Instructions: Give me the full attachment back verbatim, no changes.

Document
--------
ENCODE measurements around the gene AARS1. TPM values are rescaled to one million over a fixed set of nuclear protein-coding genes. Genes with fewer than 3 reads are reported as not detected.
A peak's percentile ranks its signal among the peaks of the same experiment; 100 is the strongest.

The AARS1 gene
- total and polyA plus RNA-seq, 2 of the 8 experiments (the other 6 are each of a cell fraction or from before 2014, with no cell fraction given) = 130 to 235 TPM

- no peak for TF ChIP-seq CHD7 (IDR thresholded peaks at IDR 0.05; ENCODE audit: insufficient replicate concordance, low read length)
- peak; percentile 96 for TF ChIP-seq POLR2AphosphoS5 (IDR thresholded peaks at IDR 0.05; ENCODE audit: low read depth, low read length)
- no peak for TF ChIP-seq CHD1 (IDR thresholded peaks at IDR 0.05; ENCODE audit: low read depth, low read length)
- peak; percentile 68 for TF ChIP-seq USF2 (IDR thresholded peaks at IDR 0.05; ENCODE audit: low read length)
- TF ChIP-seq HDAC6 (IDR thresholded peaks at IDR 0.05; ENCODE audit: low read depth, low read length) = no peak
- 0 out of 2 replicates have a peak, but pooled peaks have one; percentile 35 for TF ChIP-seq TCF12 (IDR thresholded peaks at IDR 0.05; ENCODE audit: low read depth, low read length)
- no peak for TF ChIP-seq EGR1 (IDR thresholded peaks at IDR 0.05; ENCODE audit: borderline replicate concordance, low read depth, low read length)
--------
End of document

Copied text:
ENCODE measurements around the gene AARS1. TPM values are rescaled to one million over a fixed set of nuclear protein-coding genes. Genes with fewer than 3 reads are reported as not detected.
A peak's percentile ranks its signal among the peaks of the same experiment; 100 is the strongest.

The AARS1 gene
- total and polyA plus RNA-seq, 2 of the 8 experiments (the other 6 are each of a cell fraction or from before 2014, with no cell fraction given) = 130 to 235 TPM

- no peak for TF ChIP-seq CHD7 (IDR thresholded peaks at IDR 0.05; ENCODE audit: insufficient replicate concordance, low read length)
- peak; percentile 96 for TF ChIP-seq POLR2AphosphoS5 (IDR thresholded peaks at IDR 0.05; ENCODE audit: low read depth, low read length)
- no peak for TF ChIP-seq CHD1 (IDR thresholded peaks at IDR 0.05; ENCODE audit: low read depth, low read length)
- peak; percentile 68 for TF ChIP-seq USF2 (IDR thresholded peaks at IDR 0.05; ENCODE audit: low read length)
- TF ChIP-seq HDAC6 (IDR thresholded peaks at IDR 0.05; ENCODE audit: low read depth, low read length) = no peak
- 0 out of 2 replicates have a peak, but pooled peaks have one; percentile 35 for TF ChIP-seq TCF12 (IDR thresholded peaks at IDR 0.05; ENCODE audit: low read depth, low read length)
- no peak for TF ChIP-seq EGR1 (IDR thresholded peaks at IDR 0.05; ENCODE audit: borderline replicate concordance, low read depth, low read length)